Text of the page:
I’ve generally praised Lenovo for its keyboards, and the Yoga 900’s is about as good as it gets. It even offers dedicated functions keys—the Yoga 3 Pro instead had combined them with the top-row numeric keys. I do have a personal issue with the lack of forward rake to the unit and the keyboard deck, because I encounter lots of accidents with the space bar. That’s easily fixed with a couple of self-adhesive rubber feet for the rear of the Yoga to add the incline that I need, though.
The touchpad feels very comfortable to use: It doesn’t require much effort to click, and it’s very smooth when dragging your fingers across it. It also isn’t overly sensitive to tapping. As for the touchscreen, I can’t speak highly enough of it. I wish they made touchpads that were as smoothly responsive.
Software and warranty
There was a fair amount of “value-added” software running in the Windows 10 Home system tray, a lot of it courtesy of Intel. Removing it (hint: remove then re-install the Intel drivers using Device Manager) as well as McAfee made for a slightly smoother experience.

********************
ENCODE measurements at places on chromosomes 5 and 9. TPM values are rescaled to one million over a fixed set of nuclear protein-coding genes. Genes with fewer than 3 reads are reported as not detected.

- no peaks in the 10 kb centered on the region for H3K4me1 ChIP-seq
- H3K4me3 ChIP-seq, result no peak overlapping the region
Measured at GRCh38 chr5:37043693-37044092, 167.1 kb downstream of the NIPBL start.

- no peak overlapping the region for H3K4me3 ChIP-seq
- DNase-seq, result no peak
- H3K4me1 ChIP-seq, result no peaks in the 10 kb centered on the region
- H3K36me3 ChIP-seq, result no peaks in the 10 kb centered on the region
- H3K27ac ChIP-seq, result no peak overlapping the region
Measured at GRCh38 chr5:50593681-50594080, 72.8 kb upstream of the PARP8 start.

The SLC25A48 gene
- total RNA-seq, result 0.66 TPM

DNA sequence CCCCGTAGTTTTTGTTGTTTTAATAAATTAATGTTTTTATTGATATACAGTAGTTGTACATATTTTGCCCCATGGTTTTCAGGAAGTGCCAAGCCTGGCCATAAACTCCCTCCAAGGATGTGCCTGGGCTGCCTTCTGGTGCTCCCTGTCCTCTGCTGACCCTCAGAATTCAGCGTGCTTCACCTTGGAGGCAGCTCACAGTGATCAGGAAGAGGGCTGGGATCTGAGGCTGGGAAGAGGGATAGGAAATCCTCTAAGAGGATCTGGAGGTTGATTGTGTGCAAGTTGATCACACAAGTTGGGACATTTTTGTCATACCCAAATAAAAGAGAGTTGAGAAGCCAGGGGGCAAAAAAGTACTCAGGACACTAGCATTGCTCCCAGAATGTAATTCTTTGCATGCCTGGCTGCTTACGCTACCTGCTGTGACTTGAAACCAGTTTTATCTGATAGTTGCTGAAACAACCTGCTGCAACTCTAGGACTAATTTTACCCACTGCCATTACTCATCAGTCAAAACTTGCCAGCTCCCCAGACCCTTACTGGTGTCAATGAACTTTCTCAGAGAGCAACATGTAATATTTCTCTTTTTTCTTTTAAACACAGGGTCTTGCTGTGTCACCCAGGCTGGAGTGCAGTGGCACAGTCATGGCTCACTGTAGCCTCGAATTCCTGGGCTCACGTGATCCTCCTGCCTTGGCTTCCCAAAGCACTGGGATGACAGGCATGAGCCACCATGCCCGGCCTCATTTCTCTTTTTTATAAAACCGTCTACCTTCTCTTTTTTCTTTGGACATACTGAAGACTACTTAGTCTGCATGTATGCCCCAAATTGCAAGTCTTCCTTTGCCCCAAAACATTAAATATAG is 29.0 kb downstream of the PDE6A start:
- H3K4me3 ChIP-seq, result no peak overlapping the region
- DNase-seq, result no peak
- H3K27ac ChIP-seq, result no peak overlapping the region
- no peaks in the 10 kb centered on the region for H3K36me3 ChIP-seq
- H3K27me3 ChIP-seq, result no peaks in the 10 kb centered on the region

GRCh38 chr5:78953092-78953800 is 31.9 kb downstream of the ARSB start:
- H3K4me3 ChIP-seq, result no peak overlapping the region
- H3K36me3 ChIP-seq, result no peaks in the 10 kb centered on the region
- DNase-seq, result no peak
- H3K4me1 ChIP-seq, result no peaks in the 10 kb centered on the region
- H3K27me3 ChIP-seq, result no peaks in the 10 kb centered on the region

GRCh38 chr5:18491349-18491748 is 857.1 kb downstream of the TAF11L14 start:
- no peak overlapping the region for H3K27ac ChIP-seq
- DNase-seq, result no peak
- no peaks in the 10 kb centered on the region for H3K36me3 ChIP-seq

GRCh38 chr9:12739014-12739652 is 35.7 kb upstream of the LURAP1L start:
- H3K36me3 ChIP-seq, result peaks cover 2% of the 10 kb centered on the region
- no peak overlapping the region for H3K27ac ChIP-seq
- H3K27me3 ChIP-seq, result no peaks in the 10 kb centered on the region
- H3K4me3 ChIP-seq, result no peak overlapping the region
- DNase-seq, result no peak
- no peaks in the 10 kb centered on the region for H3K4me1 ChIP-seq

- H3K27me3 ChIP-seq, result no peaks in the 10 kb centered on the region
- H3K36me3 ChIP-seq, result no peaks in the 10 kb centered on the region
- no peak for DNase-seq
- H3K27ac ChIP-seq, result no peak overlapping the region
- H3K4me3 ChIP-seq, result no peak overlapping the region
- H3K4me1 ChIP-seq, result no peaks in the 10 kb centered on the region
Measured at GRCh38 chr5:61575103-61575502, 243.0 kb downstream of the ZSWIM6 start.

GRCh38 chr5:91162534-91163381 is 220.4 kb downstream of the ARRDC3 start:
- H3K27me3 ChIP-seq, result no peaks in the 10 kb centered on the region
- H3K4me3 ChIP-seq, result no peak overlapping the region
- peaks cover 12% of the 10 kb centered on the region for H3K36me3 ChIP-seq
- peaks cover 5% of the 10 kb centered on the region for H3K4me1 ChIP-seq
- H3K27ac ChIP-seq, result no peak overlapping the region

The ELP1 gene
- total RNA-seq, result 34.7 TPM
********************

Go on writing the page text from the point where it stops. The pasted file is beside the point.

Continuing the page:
The base warranty on the Lenovo Yoga 3 900 is a one-year carry-in. You can increase that all the way to three years with accidental damage protection for $219, or pick an option in the middle.
If the Yoga 3 Pro was like a stick-thin runway model, the Yoga 900 is like a muscle-toned fitness model. The Yoga 900 has much more of an edge over the Yoga 3 Pro when it comes to specs and performance, rather than in purely chic looks. It’d be nice to have seen features on it like 10Gbps USB and a PCIe SSD, but all things considered, it’s still a chart-topping reversible. And everybody will dig the hinge.
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